News from the Centre for Policy Modelling, including announcements of: new papers, special issues, books, workshops, projects, jobs and study opportunities.

22 May, 2010

New Paper: Complexity and Context-Dependency

Complexity and Context-Dependency

CPM Report No.: 10-209
By: Bruce Edmonds
Date: 20th May 2010

To be presented at the Eurpean Conference on Complex Systems 2010 (ECCS), Lisbon, September 2010.


It is argued that given the “anti-anthropomorphic” principle, that the universe is not structured for our benefit, that modelling trade-offs will necessarily mean that many of our models will be context-specific. The context heuristic, that divides the processing into rich, fuzzy context-recognition and crisp, conscious reasoning and learning is outlined. The consequences of accepting the impact of this human heuristic in the light of the necessity of accepting context-specificity in our modelling of complex systems is examined. In particular the development of “islands” or related model clusters rather than over-arching laws and theories. It is suggested that by accepting and dealing with context (rather than ignoring it) we can push the boundaries of science a little further.
Accessible as CPM Report 209:

14 May, 2010

Two PhD Studentships at the CPM available

(as part of the SCID project)

Stipend: £13,290 per annum + applicable fees
1+3 years or 3 years deending on experience

Applications are invited for 2 phd students to work on modelling projects associated with the EPSRC project: the Social Complexity of Immigration and Diversity (SCID).  This project is in association with the University of Manchester's Institute for Social Change and its Department of Theoretical Physics.  This is a high-profile and ambitious project that aims to develop a new approach to using simulations to gain understanding of important social issues.

The project will last for 5 years starting 1 September 2010. 

The period of study will involve the development of detailed agent-based simulations reflecting as much of the evidence as possible about a case study from one of 3 areas (fof details see the project description):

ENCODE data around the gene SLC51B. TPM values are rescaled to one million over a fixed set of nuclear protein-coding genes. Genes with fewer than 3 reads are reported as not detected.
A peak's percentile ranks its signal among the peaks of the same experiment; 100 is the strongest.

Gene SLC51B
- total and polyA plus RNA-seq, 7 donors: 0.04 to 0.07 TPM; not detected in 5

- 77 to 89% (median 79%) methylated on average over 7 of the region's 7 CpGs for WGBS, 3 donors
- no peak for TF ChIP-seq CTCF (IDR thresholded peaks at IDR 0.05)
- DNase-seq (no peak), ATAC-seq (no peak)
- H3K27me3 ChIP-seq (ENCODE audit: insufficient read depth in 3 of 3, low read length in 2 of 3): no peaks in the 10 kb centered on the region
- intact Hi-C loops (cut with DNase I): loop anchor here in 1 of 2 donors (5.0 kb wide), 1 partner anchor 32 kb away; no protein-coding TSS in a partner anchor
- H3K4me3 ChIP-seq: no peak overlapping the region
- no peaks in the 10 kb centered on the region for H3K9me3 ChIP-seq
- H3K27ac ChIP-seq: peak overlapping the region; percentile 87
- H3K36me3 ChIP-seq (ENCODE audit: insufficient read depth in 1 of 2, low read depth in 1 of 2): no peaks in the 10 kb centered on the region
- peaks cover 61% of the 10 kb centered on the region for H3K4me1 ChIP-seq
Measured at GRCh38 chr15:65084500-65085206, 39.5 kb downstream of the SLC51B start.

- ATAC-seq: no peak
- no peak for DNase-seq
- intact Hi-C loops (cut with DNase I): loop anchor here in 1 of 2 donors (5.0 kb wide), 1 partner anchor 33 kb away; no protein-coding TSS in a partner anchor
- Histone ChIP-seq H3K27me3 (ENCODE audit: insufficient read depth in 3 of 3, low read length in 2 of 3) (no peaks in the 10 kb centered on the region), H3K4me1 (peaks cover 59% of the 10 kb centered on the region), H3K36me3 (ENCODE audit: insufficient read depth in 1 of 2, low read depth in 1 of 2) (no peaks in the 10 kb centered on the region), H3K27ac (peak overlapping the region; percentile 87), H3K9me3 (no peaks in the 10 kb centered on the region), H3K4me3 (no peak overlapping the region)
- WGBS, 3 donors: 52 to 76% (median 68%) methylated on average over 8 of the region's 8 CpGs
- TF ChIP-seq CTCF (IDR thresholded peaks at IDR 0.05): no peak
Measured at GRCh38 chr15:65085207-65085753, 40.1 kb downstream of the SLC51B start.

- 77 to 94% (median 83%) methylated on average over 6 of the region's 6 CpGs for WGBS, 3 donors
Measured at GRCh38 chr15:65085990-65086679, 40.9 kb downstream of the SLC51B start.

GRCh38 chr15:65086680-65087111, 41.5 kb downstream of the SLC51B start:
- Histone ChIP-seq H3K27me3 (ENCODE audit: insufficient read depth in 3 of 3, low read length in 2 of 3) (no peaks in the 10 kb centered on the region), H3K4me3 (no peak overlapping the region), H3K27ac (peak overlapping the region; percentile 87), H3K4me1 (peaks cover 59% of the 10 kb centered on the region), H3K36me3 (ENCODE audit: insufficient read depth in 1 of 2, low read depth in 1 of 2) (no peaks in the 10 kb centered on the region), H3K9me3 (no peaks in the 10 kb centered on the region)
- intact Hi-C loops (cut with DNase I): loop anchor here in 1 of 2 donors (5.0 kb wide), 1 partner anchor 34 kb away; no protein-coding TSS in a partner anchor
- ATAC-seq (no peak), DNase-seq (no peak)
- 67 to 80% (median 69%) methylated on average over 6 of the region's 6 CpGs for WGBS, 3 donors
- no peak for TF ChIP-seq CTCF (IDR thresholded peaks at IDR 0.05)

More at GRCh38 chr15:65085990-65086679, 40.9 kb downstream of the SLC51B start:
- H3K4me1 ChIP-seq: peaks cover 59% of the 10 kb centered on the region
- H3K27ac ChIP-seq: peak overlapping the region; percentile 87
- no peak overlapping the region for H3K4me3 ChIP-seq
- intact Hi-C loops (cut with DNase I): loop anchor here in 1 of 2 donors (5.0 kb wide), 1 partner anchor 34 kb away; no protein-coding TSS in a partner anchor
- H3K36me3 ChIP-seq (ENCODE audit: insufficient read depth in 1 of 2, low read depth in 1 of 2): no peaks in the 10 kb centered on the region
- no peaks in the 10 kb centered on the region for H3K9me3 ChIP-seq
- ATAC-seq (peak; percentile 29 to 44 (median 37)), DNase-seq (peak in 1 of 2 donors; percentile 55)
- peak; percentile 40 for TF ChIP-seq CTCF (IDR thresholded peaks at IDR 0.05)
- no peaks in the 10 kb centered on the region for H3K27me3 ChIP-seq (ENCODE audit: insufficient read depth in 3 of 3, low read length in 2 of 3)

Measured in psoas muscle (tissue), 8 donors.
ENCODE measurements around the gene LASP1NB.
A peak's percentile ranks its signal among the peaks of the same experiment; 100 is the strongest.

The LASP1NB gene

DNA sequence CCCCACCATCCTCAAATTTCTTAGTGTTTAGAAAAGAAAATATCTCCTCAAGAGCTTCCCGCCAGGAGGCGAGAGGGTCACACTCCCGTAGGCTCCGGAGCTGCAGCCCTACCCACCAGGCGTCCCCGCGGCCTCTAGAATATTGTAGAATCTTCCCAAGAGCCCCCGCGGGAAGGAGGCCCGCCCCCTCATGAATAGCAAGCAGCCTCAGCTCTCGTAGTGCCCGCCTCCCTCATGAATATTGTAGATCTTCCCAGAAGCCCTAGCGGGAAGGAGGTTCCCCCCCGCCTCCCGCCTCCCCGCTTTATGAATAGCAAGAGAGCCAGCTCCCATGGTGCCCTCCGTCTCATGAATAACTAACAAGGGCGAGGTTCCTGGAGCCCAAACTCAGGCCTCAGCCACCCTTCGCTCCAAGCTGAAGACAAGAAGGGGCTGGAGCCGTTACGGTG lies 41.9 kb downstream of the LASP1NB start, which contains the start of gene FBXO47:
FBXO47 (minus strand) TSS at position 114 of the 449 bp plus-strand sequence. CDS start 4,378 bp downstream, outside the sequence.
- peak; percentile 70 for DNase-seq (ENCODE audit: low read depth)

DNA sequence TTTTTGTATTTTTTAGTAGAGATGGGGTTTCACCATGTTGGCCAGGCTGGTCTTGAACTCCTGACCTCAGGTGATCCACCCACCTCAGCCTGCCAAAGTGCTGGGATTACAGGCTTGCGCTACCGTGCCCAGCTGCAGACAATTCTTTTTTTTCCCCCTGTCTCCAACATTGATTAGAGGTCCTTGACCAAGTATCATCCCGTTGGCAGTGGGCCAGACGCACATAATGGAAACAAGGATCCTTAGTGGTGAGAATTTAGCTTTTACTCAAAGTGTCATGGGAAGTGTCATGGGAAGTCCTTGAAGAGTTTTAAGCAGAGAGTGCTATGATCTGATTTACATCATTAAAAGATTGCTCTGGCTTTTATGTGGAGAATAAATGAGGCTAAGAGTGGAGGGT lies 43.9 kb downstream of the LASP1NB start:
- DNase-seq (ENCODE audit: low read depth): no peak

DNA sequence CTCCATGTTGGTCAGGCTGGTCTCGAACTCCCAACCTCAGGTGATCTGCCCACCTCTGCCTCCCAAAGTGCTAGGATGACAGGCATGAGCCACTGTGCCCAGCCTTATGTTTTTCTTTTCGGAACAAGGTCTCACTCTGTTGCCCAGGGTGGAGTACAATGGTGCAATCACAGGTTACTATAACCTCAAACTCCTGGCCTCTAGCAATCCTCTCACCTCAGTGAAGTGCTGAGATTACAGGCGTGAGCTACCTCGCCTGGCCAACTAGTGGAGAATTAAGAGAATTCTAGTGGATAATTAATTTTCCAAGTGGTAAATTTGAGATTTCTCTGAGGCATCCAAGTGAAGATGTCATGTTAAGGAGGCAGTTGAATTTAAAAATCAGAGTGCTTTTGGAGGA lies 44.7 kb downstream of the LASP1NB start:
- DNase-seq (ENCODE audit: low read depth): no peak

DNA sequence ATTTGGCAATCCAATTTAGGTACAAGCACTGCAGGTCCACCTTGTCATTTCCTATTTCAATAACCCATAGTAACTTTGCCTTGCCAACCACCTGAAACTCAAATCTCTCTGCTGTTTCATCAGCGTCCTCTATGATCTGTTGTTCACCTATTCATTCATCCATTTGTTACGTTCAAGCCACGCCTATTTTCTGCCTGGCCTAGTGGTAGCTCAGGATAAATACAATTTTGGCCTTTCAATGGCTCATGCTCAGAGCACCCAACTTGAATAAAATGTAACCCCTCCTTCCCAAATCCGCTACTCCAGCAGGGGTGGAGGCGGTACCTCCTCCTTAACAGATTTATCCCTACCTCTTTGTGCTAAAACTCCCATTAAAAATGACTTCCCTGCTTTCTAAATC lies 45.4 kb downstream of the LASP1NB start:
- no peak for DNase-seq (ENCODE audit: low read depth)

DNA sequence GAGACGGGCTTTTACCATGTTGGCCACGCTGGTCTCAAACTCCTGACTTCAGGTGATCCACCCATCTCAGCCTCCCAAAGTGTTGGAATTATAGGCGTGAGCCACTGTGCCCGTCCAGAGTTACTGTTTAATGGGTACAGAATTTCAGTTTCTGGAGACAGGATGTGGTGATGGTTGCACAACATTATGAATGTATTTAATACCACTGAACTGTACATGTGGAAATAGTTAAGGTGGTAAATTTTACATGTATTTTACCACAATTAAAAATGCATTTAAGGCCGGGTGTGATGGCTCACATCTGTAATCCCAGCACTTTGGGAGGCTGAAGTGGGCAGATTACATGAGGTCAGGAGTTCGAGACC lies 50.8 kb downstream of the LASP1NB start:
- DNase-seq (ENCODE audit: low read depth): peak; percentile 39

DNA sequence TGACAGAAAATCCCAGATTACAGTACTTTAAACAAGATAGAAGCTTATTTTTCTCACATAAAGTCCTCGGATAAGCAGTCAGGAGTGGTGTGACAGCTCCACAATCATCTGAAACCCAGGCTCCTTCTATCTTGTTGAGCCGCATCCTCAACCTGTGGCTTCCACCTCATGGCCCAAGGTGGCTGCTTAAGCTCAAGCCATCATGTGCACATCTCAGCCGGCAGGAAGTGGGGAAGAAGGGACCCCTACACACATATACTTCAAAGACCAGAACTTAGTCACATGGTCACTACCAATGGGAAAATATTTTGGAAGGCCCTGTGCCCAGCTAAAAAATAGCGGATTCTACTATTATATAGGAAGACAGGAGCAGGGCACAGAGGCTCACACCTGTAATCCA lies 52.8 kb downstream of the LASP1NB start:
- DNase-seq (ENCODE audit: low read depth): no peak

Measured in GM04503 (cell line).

• Diversity, homophily and social trust
  • Socio-political integration
  • Socio-economic inequality
The evidence will be provided by experts at the Institute for Social Change. The central challenge of the PhD will be to integrate as much of this evidence as possible within Agent-based Simulations.  For more details see the project description at:

Applicants should preferably have a Masters-level degree in  a relevant discipline, preferably with an element of computer science or computational social science. The candidate should thus have a reasonable level programming and/or simulation experience. An ability to learn to program simulations in Java/Repast is a must.  Knowledge of sociology in one of the above areas is also an advantage.  The candidate has to be an EU national.

The CPM is one of the few research centres in the world that focuses on social simulation.  Since its inception in 1992 it has developed its unique blend of trans-disciplinary research, crossing the areas of : artificial intelligence, complexity scicence, philosophy and computational social science (to get an idea of its scope browse its discussion papers).  It has built up a reputation and track-record over that time being involved in a number of EU and UK projects (Ocopomo, EMIL, Nania, NeWater, GIACS, CAVES, CCDEW, FIRMA, IMIS).  The CPM is a happy, informal, fairly chaotic but, we believe, very creative lab.  For more information about the work of the Centre see its website at

For informal discussions about the post, contact Bruce Edmonds on +44 (0) 161 3886 or email to

To apply, send a CV with a covering letter to Bruce Edmonds, Centre for Policy Modelling, MMUBS, Aytoun Building, Aytoun Street, M1 3GH, UK
The University is committed to an Equal Opportunities Policy.